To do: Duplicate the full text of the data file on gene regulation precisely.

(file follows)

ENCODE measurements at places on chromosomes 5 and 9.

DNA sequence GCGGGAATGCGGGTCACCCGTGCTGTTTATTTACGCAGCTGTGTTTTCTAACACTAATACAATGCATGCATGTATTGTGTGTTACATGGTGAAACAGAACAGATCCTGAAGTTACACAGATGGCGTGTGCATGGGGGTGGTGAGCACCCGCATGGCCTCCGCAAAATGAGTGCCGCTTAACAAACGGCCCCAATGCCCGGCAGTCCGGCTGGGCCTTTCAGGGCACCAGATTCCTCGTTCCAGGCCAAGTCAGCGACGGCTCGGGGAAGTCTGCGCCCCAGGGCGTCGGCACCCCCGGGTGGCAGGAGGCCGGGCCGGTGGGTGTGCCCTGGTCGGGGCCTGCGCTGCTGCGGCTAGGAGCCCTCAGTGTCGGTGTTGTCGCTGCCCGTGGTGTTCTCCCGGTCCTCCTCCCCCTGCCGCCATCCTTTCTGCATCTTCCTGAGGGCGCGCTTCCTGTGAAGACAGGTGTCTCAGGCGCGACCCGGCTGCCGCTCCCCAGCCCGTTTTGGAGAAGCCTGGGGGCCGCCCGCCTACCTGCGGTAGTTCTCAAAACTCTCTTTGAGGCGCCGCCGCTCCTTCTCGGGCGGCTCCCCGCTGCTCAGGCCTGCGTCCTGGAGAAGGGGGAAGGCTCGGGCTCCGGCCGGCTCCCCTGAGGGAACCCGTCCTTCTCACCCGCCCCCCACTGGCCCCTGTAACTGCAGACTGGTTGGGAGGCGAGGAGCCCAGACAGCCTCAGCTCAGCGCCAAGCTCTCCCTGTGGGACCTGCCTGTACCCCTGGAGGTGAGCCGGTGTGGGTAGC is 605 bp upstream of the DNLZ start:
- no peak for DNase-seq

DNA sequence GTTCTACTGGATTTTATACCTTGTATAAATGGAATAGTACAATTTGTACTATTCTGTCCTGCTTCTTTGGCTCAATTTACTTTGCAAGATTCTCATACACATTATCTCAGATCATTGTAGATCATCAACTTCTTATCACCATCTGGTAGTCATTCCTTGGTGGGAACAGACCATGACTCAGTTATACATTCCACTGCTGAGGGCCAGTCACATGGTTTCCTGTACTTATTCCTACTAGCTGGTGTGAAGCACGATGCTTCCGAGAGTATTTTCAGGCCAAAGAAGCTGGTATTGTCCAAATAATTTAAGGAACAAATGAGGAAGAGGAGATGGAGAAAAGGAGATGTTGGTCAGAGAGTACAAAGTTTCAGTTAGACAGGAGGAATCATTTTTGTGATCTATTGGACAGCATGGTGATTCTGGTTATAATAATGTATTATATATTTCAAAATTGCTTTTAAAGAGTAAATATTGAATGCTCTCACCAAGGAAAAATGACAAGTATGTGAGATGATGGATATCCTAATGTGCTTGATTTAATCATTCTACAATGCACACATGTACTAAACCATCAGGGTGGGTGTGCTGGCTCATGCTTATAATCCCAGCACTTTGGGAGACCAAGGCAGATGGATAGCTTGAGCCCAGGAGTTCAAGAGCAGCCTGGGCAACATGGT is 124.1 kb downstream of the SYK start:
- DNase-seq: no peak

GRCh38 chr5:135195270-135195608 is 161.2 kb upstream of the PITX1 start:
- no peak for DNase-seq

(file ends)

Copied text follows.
ENCODE measurements at places on chromosomes 5 and 9.

DNA sequence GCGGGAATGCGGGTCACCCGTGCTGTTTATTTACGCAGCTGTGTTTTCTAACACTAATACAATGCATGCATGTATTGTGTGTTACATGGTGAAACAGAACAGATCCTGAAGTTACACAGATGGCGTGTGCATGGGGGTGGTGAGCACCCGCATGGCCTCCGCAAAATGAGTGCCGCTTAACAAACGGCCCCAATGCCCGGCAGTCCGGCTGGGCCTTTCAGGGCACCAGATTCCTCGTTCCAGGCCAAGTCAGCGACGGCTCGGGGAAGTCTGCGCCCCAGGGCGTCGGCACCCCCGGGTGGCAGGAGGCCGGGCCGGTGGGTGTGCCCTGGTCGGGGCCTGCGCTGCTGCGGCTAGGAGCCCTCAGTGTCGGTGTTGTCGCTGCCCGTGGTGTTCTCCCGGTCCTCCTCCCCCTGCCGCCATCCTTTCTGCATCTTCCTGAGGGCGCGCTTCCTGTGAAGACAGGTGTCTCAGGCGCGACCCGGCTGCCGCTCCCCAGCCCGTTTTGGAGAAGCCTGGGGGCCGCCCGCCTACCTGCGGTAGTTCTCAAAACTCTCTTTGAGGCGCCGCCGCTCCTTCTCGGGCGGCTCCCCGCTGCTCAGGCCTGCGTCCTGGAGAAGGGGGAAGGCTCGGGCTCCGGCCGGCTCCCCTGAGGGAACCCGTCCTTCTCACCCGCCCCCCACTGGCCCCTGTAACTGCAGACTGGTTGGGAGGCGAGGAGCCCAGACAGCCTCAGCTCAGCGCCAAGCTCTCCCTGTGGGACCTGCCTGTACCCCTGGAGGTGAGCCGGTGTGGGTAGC is 605 bp upstream of the DNLZ start:
- no peak for DNase-seq

DNA sequence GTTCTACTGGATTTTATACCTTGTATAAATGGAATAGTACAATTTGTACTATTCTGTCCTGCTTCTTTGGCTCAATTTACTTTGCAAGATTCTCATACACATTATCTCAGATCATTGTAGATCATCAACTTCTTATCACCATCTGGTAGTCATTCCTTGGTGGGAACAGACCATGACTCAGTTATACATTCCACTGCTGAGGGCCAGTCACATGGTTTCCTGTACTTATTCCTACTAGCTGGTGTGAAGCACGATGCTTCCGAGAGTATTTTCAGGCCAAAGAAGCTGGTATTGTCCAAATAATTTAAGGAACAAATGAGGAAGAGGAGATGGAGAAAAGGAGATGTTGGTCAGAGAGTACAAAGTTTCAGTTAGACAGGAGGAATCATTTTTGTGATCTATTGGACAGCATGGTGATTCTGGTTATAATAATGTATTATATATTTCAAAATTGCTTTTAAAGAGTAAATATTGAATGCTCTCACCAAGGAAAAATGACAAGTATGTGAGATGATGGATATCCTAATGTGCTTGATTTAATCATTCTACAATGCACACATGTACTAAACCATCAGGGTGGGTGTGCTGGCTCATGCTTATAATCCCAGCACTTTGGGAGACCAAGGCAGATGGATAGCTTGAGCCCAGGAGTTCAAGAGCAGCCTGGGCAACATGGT is 124.1 kb downstream of the SYK start:
- DNase-seq: no peak

GRCh38 chr5:135195270-135195608 is 161.2 kb upstream of the PITX1 start:
- no peak for DNase-seq